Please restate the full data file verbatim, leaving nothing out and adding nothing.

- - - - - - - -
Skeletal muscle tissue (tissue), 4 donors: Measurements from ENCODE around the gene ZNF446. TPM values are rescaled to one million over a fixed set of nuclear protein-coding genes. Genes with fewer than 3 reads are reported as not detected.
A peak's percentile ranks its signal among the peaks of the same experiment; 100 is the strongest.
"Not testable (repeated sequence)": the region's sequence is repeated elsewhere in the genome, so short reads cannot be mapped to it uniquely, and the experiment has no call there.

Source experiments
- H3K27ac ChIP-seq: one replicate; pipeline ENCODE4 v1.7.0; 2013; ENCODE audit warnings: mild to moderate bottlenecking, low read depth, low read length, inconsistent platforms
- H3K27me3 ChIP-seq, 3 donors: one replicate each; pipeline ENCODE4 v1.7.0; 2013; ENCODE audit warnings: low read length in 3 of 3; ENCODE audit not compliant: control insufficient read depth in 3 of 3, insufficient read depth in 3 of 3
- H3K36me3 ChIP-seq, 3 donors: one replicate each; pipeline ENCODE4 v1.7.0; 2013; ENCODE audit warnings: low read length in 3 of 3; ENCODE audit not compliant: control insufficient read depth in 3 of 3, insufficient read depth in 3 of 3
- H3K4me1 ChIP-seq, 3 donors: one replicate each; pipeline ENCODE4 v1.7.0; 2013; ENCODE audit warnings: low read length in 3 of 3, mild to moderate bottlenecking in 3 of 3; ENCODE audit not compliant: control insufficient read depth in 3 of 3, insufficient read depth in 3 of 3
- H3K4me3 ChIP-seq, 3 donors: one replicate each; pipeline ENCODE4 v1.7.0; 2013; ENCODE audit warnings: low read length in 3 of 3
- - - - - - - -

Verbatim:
Skeletal muscle tissue (tissue), 4 donors: Measurements from ENCODE around the gene ZNF446. TPM values are rescaled to one million over a fixed set of nuclear protein-coding genes. Genes with fewer than 3 reads are reported as not detected.
A peak's percentile ranks its signal among the peaks of the same experiment; 100 is the strongest.
"Not testable (repeated sequence)": the region's sequence is repeated elsewhere in the genome, so short reads cannot be mapped to it uniquely, and the experiment has no call there.

Source experiments
- H3K27ac ChIP-seq: one replicate; pipeline ENCODE4 v1.7.0; 2013; ENCODE audit warnings: mild to moderate bottlenecking, low read depth, low read length, inconsistent platforms
- H3K27me3 ChIP-seq, 3 donors: one replicate each; pipeline ENCODE4 v1.7.0; 2013; ENCODE audit warnings: low read length in 3 of 3; ENCODE audit not compliant: control insufficient read depth in 3 of 3, insufficient read depth in 3 of 3
- H3K36me3 ChIP-seq, 3 donors: one replicate each; pipeline ENCODE4 v1.7.0; 2013; ENCODE audit warnings: low read length in 3 of 3; ENCODE audit not compliant: control insufficient read depth in 3 of 3, insufficient read depth in 3 of 3
- H3K4me1 ChIP-seq, 3 donors: one replicate each; pipeline ENCODE4 v1.7.0; 2013; ENCODE audit warnings: low read length in 3 of 3, mild to moderate bottlenecking in 3 of 3; ENCODE audit not compliant: control insufficient read depth in 3 of 3, insufficient read depth in 3 of 3
- H3K4me3 ChIP-seq, 3 donors: one replicate each; pipeline ENCODE4 v1.7.0; 2013; ENCODE audit warnings: low read length in 3 of 3